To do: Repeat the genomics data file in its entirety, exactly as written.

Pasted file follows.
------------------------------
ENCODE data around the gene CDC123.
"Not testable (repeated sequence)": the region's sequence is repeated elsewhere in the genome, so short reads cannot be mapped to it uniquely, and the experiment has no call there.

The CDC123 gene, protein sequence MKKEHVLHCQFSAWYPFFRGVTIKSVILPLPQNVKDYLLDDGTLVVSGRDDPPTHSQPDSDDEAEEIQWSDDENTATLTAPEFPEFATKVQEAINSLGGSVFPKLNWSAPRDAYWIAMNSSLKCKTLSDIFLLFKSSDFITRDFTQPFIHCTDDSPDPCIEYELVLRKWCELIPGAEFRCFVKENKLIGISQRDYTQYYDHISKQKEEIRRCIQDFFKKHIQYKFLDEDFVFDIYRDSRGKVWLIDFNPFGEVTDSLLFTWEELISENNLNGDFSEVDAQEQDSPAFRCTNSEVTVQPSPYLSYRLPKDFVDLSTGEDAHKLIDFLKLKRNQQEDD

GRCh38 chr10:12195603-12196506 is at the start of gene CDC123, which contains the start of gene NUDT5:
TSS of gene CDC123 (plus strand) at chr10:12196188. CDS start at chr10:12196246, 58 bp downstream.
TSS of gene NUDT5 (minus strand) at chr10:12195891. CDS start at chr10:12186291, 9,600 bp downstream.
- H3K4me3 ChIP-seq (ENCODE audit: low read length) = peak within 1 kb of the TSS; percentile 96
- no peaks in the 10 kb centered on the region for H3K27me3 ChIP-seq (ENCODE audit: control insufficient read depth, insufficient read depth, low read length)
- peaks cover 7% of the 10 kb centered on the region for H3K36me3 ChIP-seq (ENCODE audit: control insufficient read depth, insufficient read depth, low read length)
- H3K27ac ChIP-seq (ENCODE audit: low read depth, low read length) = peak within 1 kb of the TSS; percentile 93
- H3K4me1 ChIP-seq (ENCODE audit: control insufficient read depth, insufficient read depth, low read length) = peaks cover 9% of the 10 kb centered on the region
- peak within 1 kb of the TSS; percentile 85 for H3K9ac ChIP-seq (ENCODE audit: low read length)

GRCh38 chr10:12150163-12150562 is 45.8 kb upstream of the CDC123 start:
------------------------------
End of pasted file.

ENCODE data around the gene CDC123.
"Not testable (repeated sequence)": the region's sequence is repeated elsewhere in the genome, so short reads cannot be mapped to it uniquely, and the experiment has no call there.

The CDC123 gene, protein sequence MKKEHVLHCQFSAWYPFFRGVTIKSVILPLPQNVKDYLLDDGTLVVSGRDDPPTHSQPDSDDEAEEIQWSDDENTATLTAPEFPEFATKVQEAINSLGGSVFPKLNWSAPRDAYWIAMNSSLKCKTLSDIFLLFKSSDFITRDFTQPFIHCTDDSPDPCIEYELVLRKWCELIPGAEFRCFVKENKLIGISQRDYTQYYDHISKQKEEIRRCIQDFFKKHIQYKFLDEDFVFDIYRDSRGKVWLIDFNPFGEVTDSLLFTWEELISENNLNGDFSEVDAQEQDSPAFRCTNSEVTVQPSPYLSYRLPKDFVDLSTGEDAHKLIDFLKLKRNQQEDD

GRCh38 chr10:12195603-12196506 is at the start of gene CDC123, which contains the start of gene NUDT5:
TSS of gene CDC123 (plus strand) at chr10:12196188. CDS start at chr10:12196246, 58 bp downstream.
TSS of gene NUDT5 (minus strand) at chr10:12195891. CDS start at chr10:12186291, 9,600 bp downstream.
- H3K4me3 ChIP-seq (ENCODE audit: low read length) = peak within 1 kb of the TSS; percentile 96
- no peaks in the 10 kb centered on the region for H3K27me3 ChIP-seq (ENCODE audit: control insufficient read depth, insufficient read depth, low read length)
- peaks cover 7% of the 10 kb centered on the region for H3K36me3 ChIP-seq (ENCODE audit: control insufficient read depth, insufficient read depth, low read length)
- H3K27ac ChIP-seq (ENCODE audit: low read depth, low read length) = peak within 1 kb of the TSS; percentile 93
- H3K4me1 ChIP-seq (ENCODE audit: control insufficient read depth, insufficient read depth, low read length) = peaks cover 9% of the 10 kb centered on the region
- peak within 1 kb of the TSS; percentile 85 for H3K9ac ChIP-seq (ENCODE audit: low read length)

GRCh38 chr10:12150163-12150562 is 45.8 kb upstream of the CDC123 start: